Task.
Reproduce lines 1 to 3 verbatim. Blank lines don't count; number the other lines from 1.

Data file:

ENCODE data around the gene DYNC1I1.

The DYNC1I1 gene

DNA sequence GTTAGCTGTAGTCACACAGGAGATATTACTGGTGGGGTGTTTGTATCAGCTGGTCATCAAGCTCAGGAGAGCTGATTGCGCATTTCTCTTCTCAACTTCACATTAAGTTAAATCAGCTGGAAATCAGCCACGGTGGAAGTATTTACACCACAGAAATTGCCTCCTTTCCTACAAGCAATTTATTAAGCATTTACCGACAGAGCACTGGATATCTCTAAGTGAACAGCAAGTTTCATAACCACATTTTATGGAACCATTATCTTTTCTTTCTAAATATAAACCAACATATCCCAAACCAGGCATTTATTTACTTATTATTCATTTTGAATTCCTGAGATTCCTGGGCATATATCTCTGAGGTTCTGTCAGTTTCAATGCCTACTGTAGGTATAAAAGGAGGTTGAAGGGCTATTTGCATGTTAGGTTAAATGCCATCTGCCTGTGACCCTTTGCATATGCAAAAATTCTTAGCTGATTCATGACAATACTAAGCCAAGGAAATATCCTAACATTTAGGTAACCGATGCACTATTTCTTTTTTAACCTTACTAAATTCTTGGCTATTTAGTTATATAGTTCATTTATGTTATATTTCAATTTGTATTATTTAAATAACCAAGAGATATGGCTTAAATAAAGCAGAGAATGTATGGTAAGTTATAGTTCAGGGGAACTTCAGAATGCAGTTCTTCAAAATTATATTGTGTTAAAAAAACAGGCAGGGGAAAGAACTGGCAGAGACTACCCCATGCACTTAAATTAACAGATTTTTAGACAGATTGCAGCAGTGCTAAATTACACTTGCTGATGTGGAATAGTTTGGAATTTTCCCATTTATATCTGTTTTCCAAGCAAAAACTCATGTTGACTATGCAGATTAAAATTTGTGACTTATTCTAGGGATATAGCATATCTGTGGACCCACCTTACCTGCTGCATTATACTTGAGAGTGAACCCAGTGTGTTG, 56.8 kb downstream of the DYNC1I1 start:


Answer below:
ENCODE data around the gene DYNC1I1.

The DYNC1I1 gene

DNA sequence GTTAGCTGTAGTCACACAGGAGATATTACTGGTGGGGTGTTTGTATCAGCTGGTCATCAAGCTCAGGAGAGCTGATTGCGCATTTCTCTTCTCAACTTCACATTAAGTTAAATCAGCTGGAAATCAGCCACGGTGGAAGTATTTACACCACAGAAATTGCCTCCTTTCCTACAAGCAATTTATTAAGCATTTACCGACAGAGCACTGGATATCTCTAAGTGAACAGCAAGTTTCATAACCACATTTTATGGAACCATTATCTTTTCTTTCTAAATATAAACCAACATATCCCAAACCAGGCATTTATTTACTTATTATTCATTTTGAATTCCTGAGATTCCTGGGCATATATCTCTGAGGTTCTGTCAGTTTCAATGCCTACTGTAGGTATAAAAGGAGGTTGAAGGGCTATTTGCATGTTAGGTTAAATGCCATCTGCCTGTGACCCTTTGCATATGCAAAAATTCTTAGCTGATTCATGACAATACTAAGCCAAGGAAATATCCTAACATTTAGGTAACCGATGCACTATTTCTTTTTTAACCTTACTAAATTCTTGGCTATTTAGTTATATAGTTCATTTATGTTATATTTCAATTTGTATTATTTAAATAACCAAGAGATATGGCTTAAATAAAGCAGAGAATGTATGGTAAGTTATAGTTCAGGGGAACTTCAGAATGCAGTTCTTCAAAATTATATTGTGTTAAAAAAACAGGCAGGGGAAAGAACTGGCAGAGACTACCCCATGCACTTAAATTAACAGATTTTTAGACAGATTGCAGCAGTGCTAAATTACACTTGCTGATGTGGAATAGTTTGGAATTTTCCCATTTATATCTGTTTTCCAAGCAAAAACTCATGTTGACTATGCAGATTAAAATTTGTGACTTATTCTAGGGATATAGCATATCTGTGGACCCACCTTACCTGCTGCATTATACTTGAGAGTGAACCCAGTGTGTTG, 56.8 kb downstream of the DYNC1I1 start: